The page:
SMI’s capability starts with engineering expertise in mechanics, electro-optics, materials, and industrial disciplines. Our design work is based on achieving manufacturing excellence, economic efficiencies and an extensive in-house testing capability providing quality assurance of the highest level.
Our cable systems are designed for deployment in wet, dirty and hostile environments. Sealed against with our advanced thermoplastic technology they are designed for long-term installation with optimised performance and reliability.
From simple point-to-point, single patchcord connections to a series of complex distribution harnesses and bulkhead connections we can both support infrastructure design or build to print.
Achieving the best system solution does not start with services connections but with a comprehension of materials engineering, the application environment and life expectations. We have resources available that look at these considerations and our team can also walk you through the technical decision process.
SMI has strategic partnerships with a number of cable manufacturers, our design team will work with you to design the cable best suited to your application which will be made to exacting industry standards by our partners. SMI will integrate cable and connectors into robust, sealed fit-and-forget systems.
The UK National Audit Office (NAO) criteria for assessing the value for money (VfM) of government spending include ‘the three Es’: Economy, Efficiency and Effectiveness. All too often, only economy, i.e. the initial capital cost, is recognised and evaluated. In the case of submarine cable harnesses, efficiency would encompass reliability and through life cost for maintenance and replacement, and effectiveness would require systems to deliver the bandwidth, power and system support required by design throughout the life of the boat. Any erosion of efficiency and effectiveness rapidly decreases overall VfM even if economy is very strong.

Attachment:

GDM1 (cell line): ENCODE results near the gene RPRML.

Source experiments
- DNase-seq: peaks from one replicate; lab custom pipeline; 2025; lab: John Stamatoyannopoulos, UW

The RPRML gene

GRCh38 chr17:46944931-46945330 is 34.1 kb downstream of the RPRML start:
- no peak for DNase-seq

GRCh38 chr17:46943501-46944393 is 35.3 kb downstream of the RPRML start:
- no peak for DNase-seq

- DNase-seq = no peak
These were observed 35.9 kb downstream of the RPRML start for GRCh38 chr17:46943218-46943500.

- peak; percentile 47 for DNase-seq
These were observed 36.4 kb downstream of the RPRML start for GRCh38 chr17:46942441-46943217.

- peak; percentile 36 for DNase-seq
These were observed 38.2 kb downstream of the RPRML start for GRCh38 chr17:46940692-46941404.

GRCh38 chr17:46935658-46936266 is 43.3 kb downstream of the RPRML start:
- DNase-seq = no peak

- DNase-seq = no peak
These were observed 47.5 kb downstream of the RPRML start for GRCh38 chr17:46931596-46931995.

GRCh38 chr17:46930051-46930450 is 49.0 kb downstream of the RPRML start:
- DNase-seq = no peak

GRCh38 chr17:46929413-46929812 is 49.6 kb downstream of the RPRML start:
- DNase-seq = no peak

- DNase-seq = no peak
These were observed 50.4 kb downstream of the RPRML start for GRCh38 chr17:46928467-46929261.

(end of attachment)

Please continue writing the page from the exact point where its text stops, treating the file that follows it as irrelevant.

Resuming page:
The Royal Netherlands Navy is the first in the world to apply through life costing to the initial build of its new boat in the Walrus class replacement. Separation of initial capital investment and operational costs into different government funding schemes and budgets has traditionally disguised the cost of replacing failing cables, allowing poor technical selections to be made based on initial economy but carrying a lifetime of replacement burden and repair costs which fail to deliver VfM; manufacturers profiting from poor product supply.
Reliable performance from cable systems to deliver the full capacity of the systems they support will greatly increase their effectiveness. Appropriate radiographic inspection provides a further level of assurance at costs negligible compared to those associated with in-service failure and could be inexpensively introduced to support a service life in excess of 25 years.